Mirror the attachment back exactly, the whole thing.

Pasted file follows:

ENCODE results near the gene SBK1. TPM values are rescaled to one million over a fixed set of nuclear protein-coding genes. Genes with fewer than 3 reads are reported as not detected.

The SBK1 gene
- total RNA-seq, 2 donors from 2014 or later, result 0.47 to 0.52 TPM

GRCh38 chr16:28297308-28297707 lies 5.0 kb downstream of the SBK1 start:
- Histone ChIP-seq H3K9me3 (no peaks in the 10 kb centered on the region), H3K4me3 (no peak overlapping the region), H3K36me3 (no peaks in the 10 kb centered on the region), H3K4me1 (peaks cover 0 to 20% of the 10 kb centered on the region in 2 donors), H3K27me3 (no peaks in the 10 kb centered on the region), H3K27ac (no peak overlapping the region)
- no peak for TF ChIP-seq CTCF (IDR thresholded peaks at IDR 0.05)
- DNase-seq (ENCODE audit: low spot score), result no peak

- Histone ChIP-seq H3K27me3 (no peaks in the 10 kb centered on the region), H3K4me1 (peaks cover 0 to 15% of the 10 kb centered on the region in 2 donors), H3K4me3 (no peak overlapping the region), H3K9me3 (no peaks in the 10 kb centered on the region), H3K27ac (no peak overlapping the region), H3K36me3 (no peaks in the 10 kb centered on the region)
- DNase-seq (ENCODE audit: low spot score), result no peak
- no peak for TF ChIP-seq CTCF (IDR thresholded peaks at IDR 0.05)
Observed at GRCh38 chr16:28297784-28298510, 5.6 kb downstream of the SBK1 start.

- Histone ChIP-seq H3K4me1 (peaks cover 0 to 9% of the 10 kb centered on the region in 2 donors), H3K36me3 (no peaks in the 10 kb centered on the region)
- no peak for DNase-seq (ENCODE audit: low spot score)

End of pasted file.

ENCODE results near the gene SBK1. TPM values are rescaled to one million over a fixed set of nuclear protein-coding genes. Genes with fewer than 3 reads are reported as not detected.

The SBK1 gene
- total RNA-seq, 2 donors from 2014 or later, result 0.47 to 0.52 TPM

GRCh38 chr16:28297308-28297707 lies 5.0 kb downstream of the SBK1 start:
- Histone ChIP-seq H3K9me3 (no peaks in the 10 kb centered on the region), H3K4me3 (no peak overlapping the region), H3K36me3 (no peaks in the 10 kb centered on the region), H3K4me1 (peaks cover 0 to 20% of the 10 kb centered on the region in 2 donors), H3K27me3 (no peaks in the 10 kb centered on the region), H3K27ac (no peak overlapping the region)
- no peak for TF ChIP-seq CTCF (IDR thresholded peaks at IDR 0.05)
- DNase-seq (ENCODE audit: low spot score), result no peak

- Histone ChIP-seq H3K27me3 (no peaks in the 10 kb centered on the region), H3K4me1 (peaks cover 0 to 15% of the 10 kb centered on the region in 2 donors), H3K4me3 (no peak overlapping the region), H3K9me3 (no peaks in the 10 kb centered on the region), H3K27ac (no peak overlapping the region), H3K36me3 (no peaks in the 10 kb centered on the region)
- DNase-seq (ENCODE audit: low spot score), result no peak
- no peak for TF ChIP-seq CTCF (IDR thresholded peaks at IDR 0.05)
Observed at GRCh38 chr16:28297784-28298510, 5.6 kb downstream of the SBK1 start.

- Histone ChIP-seq H3K4me1 (peaks cover 0 to 9% of the 10 kb centered on the region in 2 donors), H3K36me3 (no peaks in the 10 kb centered on the region)
- no peak for DNase-seq (ENCODE audit: low spot score)